For those who toil daily in the wonderful world of advertising and marketing communications, the ADDY awards in St. Louis have a way of melting away the new fallen snow.

Well, not really.

Still, the ADDYs are a chance for area agencies to shine and yes, on occasion, an in-house marketing team manages to get in the game.

That’s the case this year with McCarthy Building Companies, Inc.

Our Corporate Communications team has created some very strong work in a variety of categories. Print ads, videos, e-cards, iPad apps, direct mail – it’s been an honor to work on such a wide variety of materials and be part of a collaborative team that works as one each and every day.

Overall, we had three entries we thought were ADDY-worthy.

One was for our mccarthy150.com website, celebrating McCarthy’s 150th anniversary. Though we’re now in our 151st year, the site is still live and attracting new visitors daily.

The second piece we entered was our holiday e-card which also played off of our 150th anniversary. This one can be found at mccarthyholiday.com – and was one of the most fun projects I’ve worked on in my entire career. The idea was to offer up 150 Fun Things to do for the Holidays.

Easier said than done.

The first 70 or so items came pretty easily. Once we got the list over 100, it became a bit more of a struggle and it was during that time that we really began to get creative. Wearing holiday socks on the outside of your pants or going door-to-door caroling singing songs that have nothing to do with the holidays were just a few of the more random bizarre things we came up with. You can view them all if you visit the site.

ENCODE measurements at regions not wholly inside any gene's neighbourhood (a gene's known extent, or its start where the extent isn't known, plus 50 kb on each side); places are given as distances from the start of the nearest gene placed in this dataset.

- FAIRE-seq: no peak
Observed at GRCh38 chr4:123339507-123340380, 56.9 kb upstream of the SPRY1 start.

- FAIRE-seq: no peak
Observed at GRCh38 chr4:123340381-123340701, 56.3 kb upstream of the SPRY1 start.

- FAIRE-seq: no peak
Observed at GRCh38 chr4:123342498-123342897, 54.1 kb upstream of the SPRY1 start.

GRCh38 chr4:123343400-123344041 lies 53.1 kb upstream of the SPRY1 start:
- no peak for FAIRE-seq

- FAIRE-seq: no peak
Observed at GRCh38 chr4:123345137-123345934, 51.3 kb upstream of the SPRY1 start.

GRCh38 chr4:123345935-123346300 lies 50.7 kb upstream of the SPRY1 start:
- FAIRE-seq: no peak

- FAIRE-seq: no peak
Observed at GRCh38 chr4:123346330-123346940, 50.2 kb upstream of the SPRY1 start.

The last piece we entered was the McCarthy app (mccarthy.com/app). The app is unlike anything I’ve ever been involved with before. Think of it as a magazine on steroids where the articles have embedded video and you can enlarge key graphics, click on links that open up more info and generally, takes you on an interactive journey into the world of McCarthy.

So those were our three entries that we thought had a good chance of becoming an ADDY finalist. Unfortunately, the judges disagreed as the McCarthy app was the only one of our entries that made it in as a finalist. Still, that’s not bad.

Bat .333 in the MLB and you’re on your way to the Hall of Fame.

We entered the same three pieces in another competition called The AVA Awards (AVAawards.com) – recognizing excellence in digital marketing. All three pieces were winners – one Platinum Award and two Golds. The AVA Awards had more than 2400 entries that came from across the U.S. and with a number of international entries as well. About 300 awards in total were given out so we felt like we were in pretty select company and when you view some of the winners from previous year’s (this year’s entries haven’t been posted yet), there is some really nice work.

So even though we only have one ADDY finalist, we’re still excited to be a part of it all. The St. Louis advertising and marketing community has taken its fair share of hits the past few years. Broadcast seems to be a thing of the past. And big budgets have gone the way of the big budget advertisers – they’ve left the community.

Still, the work that is being done in St. Louis is strong. There is a tremendous talent base here and call me crazy, but I’m still a firm believer that St. Louis’ glory days are ahead of us. But we all have to push. We all have to work hard to excel in what we do and do a better job of luring top talent to this market.

There’s a lot of work that still needs to be done to make that happen.

Let’s make it happen.

Let’s GrOw St. Louis.